What kinds things can be verified of XML files?

Discussion in 'XML' started by Cambridge Ray, Aug 10, 2011.

  1. The question is so abstract, I guess I have to illustrate. One of my
    XML files contains a set of rectangular coordinates:

    <reference>
    <line x1="416" y1="6436" x2="416" y2="3924" />
    <line x1="420" y1="6436" x2="420" y2="3924" />
    <line x1="1500" y1="5388" x2="1500" y2="4452" />
    <line x1="1504" y1="4436" x2="1504" y2="3924" />
    <line x1="2884" y1="5388" x2="2884" y2="4456" />
    <line x1="412" y1="4436" x2="412" y2="3932" />
    </reference>

    I would like to make sure that every X2 is greater than or equal to
    its X1 companion. Same for Y2 and Y1. Is this something that can be
    easily checked at the XML level, or should I perform such check after
    the XML file is read and parsed?

    I use Xerces-C++.

    TIA,

    -Ramon
    Cambridge Ray, Aug 10, 2011
    #1
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  2. On Aug 10, 4:31 pm, Cambridge Ray <> wrote:
    > The question is so abstract, I guess I have to illustrate. One of my
    > XML files contains a set of rectangular coordinates:
    >
    > <reference>
    >     <line x1="416" y1="6436" x2="416" y2="3924" />
    >     <line x1="420" y1="6436" x2="420" y2="3924" />
    >     <line x1="1500" y1="5388" x2="1500" y2="4452" />
    >     <line x1="1504" y1="4436" x2="1504" y2="3924" />
    >     <line x1="2884" y1="5388" x2="2884" y2="4456" />
    >     <line x1="412" y1="4436" x2="412" y2="3932" />
    > </reference>
    >
    > I would like to make sure that every X2 is greater than or equal to
    > its X1 companion. Same for Y2 and Y1. Is this something that can be
    > easily checked at the XML level, or should I perform such check after
    > the XML file is read and parsed?
    >
    > I use Xerces-C++.
    >
    > TIA,
    >
    > -Ramon


    Here's another example. What I would like to check is that the
    successive coordinates have an ascending order, and the "skip" element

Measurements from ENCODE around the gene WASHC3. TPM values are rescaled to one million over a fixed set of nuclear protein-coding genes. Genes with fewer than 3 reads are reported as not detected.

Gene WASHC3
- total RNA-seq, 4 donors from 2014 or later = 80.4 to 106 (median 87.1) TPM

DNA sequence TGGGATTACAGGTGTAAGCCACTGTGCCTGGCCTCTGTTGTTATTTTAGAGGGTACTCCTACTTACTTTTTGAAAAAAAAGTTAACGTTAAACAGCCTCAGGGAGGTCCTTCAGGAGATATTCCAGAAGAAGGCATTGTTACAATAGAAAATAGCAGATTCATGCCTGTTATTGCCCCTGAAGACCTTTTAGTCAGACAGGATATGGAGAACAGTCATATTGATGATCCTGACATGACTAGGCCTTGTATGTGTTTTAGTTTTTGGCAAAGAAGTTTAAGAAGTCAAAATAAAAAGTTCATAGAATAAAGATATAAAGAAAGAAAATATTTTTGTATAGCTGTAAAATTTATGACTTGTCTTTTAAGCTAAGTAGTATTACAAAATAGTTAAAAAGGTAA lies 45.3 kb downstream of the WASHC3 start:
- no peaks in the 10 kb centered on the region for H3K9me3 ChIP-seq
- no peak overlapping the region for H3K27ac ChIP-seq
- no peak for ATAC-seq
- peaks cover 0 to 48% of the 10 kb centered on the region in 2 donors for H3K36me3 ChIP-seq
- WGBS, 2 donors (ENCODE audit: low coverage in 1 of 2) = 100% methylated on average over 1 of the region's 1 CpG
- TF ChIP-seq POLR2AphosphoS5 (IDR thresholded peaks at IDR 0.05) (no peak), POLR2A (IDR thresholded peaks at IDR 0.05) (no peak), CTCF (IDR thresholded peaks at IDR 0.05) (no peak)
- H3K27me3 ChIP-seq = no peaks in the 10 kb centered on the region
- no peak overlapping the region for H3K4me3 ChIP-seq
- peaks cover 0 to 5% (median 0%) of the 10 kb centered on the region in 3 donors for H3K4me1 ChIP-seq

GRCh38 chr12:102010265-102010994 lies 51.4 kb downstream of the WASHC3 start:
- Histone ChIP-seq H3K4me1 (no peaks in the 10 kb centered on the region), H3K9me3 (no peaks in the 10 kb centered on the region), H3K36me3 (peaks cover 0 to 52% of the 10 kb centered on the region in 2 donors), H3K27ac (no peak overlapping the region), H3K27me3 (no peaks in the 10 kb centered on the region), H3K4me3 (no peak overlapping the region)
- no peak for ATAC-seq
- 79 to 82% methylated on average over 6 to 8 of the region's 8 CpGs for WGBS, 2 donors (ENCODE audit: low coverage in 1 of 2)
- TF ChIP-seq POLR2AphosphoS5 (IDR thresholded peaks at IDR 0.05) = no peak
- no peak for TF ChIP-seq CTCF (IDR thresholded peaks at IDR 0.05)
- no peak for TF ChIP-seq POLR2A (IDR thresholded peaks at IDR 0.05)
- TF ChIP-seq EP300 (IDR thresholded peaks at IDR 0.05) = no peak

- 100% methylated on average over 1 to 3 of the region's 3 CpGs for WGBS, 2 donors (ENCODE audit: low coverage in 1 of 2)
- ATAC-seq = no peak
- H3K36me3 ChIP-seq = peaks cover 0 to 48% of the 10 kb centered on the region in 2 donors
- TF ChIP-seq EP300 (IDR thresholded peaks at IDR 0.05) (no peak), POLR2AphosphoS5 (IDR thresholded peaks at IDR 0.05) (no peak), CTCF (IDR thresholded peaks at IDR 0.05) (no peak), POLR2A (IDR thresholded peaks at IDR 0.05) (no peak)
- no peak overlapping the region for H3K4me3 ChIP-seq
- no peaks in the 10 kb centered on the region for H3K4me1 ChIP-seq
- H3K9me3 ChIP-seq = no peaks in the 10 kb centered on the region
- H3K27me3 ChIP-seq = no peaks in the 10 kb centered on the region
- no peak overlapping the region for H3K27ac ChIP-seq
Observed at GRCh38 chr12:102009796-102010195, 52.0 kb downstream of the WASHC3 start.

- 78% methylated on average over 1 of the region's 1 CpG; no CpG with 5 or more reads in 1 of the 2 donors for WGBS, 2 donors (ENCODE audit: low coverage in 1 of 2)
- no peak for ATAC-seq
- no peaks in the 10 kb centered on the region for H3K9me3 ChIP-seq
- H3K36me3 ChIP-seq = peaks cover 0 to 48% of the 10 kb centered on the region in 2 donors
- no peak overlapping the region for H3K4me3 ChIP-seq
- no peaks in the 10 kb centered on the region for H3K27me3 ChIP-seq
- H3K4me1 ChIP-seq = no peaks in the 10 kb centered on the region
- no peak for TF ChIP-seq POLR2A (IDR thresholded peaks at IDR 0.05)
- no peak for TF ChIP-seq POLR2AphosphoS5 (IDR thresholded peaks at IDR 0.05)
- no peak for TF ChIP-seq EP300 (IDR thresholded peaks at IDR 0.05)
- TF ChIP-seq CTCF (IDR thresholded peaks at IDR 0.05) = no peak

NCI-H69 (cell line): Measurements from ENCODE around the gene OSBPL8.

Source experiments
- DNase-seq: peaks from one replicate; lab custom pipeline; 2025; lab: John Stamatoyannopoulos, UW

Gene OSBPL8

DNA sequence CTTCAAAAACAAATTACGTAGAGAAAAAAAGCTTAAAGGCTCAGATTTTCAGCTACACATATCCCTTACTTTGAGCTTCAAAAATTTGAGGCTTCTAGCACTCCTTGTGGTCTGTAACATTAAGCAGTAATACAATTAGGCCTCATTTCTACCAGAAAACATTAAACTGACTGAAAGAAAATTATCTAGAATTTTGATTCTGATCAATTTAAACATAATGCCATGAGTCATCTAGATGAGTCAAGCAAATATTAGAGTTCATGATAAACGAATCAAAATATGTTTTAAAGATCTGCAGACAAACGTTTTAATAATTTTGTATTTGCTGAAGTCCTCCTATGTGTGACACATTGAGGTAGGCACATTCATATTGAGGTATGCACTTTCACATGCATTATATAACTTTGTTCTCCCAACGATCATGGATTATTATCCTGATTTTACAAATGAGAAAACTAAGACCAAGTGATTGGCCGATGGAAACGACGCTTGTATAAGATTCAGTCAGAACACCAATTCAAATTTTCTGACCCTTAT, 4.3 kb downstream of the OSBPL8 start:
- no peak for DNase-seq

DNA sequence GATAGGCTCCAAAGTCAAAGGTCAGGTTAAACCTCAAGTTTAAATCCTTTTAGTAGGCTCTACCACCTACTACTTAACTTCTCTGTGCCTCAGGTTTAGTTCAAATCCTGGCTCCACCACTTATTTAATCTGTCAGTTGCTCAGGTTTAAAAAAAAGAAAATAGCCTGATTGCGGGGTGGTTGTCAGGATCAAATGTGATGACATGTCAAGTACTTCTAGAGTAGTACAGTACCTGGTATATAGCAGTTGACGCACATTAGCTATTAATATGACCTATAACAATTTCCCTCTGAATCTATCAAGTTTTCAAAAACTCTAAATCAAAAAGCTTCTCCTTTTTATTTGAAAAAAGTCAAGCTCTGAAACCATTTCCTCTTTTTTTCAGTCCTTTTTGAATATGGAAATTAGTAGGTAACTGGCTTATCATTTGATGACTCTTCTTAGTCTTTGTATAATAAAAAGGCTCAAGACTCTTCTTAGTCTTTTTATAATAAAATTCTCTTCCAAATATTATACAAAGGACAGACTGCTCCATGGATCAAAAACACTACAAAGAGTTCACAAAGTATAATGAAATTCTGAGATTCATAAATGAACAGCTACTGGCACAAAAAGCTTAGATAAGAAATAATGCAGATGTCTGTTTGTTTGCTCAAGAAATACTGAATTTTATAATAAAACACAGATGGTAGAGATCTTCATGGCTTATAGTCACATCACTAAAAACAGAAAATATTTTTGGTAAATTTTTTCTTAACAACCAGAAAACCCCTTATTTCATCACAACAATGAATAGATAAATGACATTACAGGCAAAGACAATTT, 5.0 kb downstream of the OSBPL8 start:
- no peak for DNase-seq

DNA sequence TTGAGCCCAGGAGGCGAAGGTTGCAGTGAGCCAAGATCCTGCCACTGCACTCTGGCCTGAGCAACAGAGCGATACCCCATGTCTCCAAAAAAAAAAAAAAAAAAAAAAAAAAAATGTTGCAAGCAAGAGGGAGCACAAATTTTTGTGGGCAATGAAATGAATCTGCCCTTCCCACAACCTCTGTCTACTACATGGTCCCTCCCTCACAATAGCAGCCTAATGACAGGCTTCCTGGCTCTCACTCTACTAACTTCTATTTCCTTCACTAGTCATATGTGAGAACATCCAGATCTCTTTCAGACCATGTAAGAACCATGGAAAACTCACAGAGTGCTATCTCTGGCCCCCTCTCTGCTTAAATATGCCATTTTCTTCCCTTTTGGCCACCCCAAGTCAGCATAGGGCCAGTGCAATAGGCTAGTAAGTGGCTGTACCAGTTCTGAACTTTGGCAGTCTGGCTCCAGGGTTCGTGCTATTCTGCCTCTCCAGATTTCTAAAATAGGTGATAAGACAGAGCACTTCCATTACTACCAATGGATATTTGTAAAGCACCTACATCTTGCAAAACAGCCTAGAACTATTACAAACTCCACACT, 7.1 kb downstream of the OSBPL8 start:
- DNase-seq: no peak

should only contain 0 and 1 values. Can this be (relatively) easily be
    verified at the XML level, or should I do it after the XML file is
    read and parsed?

    TIA,

    -Ramon

    -----------

    <rows>
    <coord>3449</coord>
    <coord>3600</coord>
    <coord>3893</coord>
    <coord>4196</coord>
    <coord>4340</coord>
    <coord>4644</coord>
    <coord>4941</coord>
    <coord>5242</coord>
    <coord>5541</coord>
    </rows>

    <columns>
    <coord>278</coord>
    <coord>876</coord>
    <coord>1174</coord>
    <coord>1783</coord>
    <coord>2555</coord>
    <coord>3154</coord>
    <coord>4068</coord>
    <coord>4825</coord>
    </columns>

    <skip>
    <coord>0</coord>
    <coord>1</coord>
    <coord>1</coord>
    <coord>0</coord>
    <coord>1</coord>
    </skip>
    Cambridge Ray, Aug 10, 2011
    #2
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  3. >> <line x1="412" y1="4436" x2="412" y2="3932" />
    >> I would like to make sure that every X2 is greater than or equal to
    >> its X1 companion.


    The standard XML DTD and Schema languages can't express that kind of
    interaction; you'd need to implement it at a higher level of your
    application. Basically, if something is application semantics the
    application has to deal with it; if it's closer to syntax (type and
    range limits, and many but not all kinds of document structure
    constraint) schema can check it.

    There have been alternatives to the W3C's XML Schema language which can
    implement more complicated constraints. The problem is that they aren't
    as well standardized or as widely supported, so you really can't count
    on anyone else using them. They may still be useful within some
    controlled contexts, as an alternative to hand-coding.

    --
    Joe Kesselman,
    http://www.love-song-productions.com/people/keshlam/index.html

    {} ASCII Ribbon Campaign | "may'ron DaroQbe'chugh vaj bIrIQbej" --
    /\ Stamp out HTML mail! | "Put down the squeezebox & nobody gets hurt."
    Joe Kesselman, Aug 11, 2011
    #3
  4. Cambridge Ray

    Tim Arnold Guest

    On 8/10/2011 7:01 PM, Joe Kesselman wrote:
    >>> <line x1="412" y1="4436" x2="412" y2="3932" />
    >>> I would like to make sure that every X2 is greater than or equal to
    >>> its X1 companion.

    >
    > The standard XML DTD and Schema languages can't express that kind of
    > interaction; you'd need to implement it at a higher level of your
    > application. Basically, if something is application semantics the
    > application has to deal with it; if it's closer to syntax (type and
    > range limits, and many but not all kinds of document structure
    > constraint) schema can check it.
    >
    > There have been alternatives to the W3C's XML Schema language which can
    > implement more complicated constraints. The problem is that they aren't
    > as well standardized or as widely supported, so you really can't count
    > on anyone else using them. They may still be useful within some
    > controlled contexts, as an alternative to hand-coding.
    >


    Hi Joe,
    Just curious if schematron with its 'let' and 'value-of' abilities could
    be of help for the OP?
    thanks,
    --Tim
    Tim Arnold, Aug 11, 2011
    #4
  5. On 8/11/2011 12:21 PM, Tim Arnold wrote:
    > Just curious if schematron with its 'let' and 'value-of' abilities could
    > be of help for the OP?


    I believe Schematron can express this kind of constraint... if you are
    in an environment where you can guarantee that Schematron will be